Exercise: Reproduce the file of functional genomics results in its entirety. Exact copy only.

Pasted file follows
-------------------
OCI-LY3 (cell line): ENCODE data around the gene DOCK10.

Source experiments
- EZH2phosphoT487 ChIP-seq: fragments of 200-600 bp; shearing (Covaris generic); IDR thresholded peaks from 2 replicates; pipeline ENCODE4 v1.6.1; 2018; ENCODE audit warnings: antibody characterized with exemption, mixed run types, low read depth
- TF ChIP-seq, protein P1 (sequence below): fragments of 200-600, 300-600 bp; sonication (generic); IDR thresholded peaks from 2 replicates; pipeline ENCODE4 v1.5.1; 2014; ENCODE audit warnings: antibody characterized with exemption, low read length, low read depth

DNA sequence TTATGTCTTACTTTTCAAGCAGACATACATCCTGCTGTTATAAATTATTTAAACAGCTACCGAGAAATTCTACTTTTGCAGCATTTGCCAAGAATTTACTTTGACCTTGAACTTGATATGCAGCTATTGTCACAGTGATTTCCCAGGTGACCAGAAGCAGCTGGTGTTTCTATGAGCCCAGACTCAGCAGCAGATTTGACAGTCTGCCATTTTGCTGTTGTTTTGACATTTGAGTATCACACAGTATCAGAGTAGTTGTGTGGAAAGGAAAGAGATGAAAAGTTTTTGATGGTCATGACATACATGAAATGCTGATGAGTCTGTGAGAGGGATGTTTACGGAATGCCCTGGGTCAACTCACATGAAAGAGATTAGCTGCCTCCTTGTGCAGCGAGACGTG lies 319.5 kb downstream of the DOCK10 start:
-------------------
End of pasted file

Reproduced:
OCI-LY3 (cell line): ENCODE data around the gene DOCK10.

Source experiments
- EZH2phosphoT487 ChIP-seq: fragments of 200-600 bp; shearing (Covaris generic); IDR thresholded peaks from 2 replicates; pipeline ENCODE4 v1.6.1; 2018; ENCODE audit warnings: antibody characterized with exemption, mixed run types, low read depth
- TF ChIP-seq, protein P1 (sequence below): fragments of 200-600, 300-600 bp; sonication (generic); IDR thresholded peaks from 2 replicates; pipeline ENCODE4 v1.5.1; 2014; ENCODE audit warnings: antibody characterized with exemption, low read length, low read depth

DNA sequence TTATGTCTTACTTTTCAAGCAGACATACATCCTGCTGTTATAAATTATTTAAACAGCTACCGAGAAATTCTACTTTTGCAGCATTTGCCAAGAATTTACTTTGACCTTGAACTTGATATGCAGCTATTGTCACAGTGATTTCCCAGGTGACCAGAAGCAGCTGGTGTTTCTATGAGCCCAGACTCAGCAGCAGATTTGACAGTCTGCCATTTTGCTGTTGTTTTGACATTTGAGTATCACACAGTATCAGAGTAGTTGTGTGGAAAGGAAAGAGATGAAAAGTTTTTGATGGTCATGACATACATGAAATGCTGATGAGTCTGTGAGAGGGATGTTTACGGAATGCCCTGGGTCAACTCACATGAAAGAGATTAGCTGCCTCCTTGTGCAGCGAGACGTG lies 319.5 kb downstream of the DOCK10 start: